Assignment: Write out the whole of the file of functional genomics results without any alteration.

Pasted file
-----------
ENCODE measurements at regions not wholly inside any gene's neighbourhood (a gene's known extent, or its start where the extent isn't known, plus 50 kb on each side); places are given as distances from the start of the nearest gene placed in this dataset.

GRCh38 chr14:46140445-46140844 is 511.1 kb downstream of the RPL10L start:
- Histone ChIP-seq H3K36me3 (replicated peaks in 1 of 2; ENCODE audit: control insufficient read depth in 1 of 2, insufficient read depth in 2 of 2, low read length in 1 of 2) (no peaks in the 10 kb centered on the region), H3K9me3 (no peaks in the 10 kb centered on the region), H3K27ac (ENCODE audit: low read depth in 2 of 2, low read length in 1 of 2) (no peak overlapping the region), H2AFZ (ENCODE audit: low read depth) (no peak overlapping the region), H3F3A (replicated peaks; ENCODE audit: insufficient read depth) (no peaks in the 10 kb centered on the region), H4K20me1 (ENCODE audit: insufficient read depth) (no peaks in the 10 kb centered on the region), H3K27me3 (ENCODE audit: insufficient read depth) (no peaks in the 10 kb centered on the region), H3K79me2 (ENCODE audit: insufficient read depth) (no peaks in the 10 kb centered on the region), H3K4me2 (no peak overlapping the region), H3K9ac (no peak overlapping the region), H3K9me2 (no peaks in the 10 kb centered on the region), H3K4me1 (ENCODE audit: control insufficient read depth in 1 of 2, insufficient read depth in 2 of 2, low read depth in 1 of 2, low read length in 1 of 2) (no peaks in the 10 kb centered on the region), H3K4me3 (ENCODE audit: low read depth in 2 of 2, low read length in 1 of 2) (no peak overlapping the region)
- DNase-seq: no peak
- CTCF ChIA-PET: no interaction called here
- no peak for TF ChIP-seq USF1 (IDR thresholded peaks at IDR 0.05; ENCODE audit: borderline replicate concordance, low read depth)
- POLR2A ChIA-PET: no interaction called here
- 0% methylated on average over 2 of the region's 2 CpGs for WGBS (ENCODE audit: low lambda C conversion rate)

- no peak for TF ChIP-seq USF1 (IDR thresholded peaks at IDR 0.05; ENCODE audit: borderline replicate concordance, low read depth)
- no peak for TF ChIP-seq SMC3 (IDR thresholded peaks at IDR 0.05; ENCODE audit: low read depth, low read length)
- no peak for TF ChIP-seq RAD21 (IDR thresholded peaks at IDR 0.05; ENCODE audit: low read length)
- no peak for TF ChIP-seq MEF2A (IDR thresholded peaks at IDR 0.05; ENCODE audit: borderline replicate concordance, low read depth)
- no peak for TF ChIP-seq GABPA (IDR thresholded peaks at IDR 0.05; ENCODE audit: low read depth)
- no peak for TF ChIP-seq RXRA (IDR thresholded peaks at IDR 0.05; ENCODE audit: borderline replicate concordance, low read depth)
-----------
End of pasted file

ENCODE measurements at regions not wholly inside any gene's neighbourhood (a gene's known extent, or its start where the extent isn't known, plus 50 kb on each side); places are given as distances from the start of the nearest gene placed in this dataset.

GRCh38 chr14:46140445-46140844 is 511.1 kb downstream of the RPL10L start:
- Histone ChIP-seq H3K36me3 (replicated peaks in 1 of 2; ENCODE audit: control insufficient read depth in 1 of 2, insufficient read depth in 2 of 2, low read length in 1 of 2) (no peaks in the 10 kb centered on the region), H3K9me3 (no peaks in the 10 kb centered on the region), H3K27ac (ENCODE audit: low read depth in 2 of 2, low read length in 1 of 2) (no peak overlapping the region), H2AFZ (ENCODE audit: low read depth) (no peak overlapping the region), H3F3A (replicated peaks; ENCODE audit: insufficient read depth) (no peaks in the 10 kb centered on the region), H4K20me1 (ENCODE audit: insufficient read depth) (no peaks in the 10 kb centered on the region), H3K27me3 (ENCODE audit: insufficient read depth) (no peaks in the 10 kb centered on the region), H3K79me2 (ENCODE audit: insufficient read depth) (no peaks in the 10 kb centered on the region), H3K4me2 (no peak overlapping the region), H3K9ac (no peak overlapping the region), H3K9me2 (no peaks in the 10 kb centered on the region), H3K4me1 (ENCODE audit: control insufficient read depth in 1 of 2, insufficient read depth in 2 of 2, low read depth in 1 of 2, low read length in 1 of 2) (no peaks in the 10 kb centered on the region), H3K4me3 (ENCODE audit: low read depth in 2 of 2, low read length in 1 of 2) (no peak overlapping the region)
- DNase-seq: no peak
- CTCF ChIA-PET: no interaction called here
- no peak for TF ChIP-seq USF1 (IDR thresholded peaks at IDR 0.05; ENCODE audit: borderline replicate concordance, low read depth)
- POLR2A ChIA-PET: no interaction called here
- 0% methylated on average over 2 of the region's 2 CpGs for WGBS (ENCODE audit: low lambda C conversion rate)

- no peak for TF ChIP-seq USF1 (IDR thresholded peaks at IDR 0.05; ENCODE audit: borderline replicate concordance, low read depth)
- no peak for TF ChIP-seq SMC3 (IDR thresholded peaks at IDR 0.05; ENCODE audit: low read depth, low read length)
- no peak for TF ChIP-seq RAD21 (IDR thresholded peaks at IDR 0.05; ENCODE audit: low read length)
- no peak for TF ChIP-seq MEF2A (IDR thresholded peaks at IDR 0.05; ENCODE audit: borderline replicate concordance, low read depth)
- no peak for TF ChIP-seq GABPA (IDR thresholded peaks at IDR 0.05; ENCODE audit: low read depth)
- no peak for TF ChIP-seq RXRA (IDR thresholded peaks at IDR 0.05; ENCODE audit: borderline replicate concordance, low read depth)